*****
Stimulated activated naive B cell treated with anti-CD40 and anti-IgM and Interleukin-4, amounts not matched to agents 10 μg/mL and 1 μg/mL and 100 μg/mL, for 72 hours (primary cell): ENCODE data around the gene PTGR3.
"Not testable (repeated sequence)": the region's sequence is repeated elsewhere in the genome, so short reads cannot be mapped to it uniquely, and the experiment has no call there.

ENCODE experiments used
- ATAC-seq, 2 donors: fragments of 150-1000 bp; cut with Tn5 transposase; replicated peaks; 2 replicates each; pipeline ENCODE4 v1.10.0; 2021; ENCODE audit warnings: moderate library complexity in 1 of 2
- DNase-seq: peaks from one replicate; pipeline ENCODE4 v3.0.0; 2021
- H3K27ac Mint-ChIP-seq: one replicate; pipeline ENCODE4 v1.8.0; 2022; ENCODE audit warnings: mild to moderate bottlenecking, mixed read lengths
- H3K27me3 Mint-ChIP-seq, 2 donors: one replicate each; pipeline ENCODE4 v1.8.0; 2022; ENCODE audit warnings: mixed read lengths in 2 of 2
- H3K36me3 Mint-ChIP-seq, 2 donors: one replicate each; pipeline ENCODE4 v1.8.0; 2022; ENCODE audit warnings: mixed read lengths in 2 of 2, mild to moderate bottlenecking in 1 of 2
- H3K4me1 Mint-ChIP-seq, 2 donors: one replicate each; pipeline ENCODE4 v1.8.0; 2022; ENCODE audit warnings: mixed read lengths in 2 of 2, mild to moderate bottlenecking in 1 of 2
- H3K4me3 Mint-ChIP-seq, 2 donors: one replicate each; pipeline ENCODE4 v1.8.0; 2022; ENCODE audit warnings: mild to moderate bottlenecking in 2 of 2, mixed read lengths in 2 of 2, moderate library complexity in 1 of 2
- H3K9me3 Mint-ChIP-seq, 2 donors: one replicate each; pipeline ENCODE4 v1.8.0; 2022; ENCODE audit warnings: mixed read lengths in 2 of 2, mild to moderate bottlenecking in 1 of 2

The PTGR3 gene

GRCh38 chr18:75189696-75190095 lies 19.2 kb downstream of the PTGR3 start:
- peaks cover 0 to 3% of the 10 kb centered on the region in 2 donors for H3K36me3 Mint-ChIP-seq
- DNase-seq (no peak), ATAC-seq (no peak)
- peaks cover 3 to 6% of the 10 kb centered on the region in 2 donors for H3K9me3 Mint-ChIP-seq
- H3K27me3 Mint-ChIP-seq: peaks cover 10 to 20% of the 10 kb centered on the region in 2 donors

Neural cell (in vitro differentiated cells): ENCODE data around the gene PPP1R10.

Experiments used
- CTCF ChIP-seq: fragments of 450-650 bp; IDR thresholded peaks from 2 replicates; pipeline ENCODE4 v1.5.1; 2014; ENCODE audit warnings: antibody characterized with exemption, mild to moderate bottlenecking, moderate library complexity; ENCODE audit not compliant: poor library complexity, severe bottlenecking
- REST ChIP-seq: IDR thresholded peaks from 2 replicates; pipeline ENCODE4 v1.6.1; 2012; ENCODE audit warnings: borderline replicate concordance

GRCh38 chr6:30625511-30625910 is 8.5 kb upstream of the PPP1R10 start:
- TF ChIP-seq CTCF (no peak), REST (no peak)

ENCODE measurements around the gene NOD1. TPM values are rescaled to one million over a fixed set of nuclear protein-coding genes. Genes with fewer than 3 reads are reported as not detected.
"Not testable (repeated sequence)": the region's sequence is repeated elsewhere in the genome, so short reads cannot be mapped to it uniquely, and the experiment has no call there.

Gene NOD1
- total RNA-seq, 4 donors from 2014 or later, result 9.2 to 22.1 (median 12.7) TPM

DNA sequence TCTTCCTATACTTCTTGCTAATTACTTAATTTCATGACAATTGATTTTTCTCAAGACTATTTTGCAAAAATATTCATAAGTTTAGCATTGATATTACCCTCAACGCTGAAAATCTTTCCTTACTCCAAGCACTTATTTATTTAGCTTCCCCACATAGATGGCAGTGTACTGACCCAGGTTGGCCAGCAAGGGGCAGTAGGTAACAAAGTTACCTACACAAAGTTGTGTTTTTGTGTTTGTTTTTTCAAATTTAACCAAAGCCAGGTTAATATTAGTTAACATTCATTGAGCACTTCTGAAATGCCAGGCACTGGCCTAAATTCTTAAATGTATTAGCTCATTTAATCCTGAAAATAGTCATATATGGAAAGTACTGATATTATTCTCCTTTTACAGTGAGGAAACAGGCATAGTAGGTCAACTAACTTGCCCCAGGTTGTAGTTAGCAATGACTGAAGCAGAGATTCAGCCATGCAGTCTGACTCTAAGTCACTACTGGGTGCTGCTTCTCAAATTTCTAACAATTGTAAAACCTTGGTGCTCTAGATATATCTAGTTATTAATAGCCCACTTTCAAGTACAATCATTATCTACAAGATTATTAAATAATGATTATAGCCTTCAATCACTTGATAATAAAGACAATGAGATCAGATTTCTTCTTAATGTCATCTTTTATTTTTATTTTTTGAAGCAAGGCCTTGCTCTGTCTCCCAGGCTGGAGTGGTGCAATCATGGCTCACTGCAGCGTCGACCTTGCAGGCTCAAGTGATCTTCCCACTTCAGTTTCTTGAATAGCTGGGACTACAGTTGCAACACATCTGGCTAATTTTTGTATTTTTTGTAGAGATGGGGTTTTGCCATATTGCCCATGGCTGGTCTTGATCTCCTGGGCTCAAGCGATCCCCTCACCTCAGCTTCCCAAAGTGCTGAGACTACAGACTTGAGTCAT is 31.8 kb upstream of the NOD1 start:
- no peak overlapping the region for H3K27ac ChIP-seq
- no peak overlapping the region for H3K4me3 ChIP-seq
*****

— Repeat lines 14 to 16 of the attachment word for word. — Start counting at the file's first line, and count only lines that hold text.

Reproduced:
- peaks cover 0 to 3% of the 10 kb centered on the region in 2 donors for H3K36me3 Mint-ChIP-seq
- DNase-seq (no peak), ATAC-seq (no peak)
- peaks cover 3 to 6% of the 10 kb centered on the region in 2 donors for H3K9me3 Mint-ChIP-seq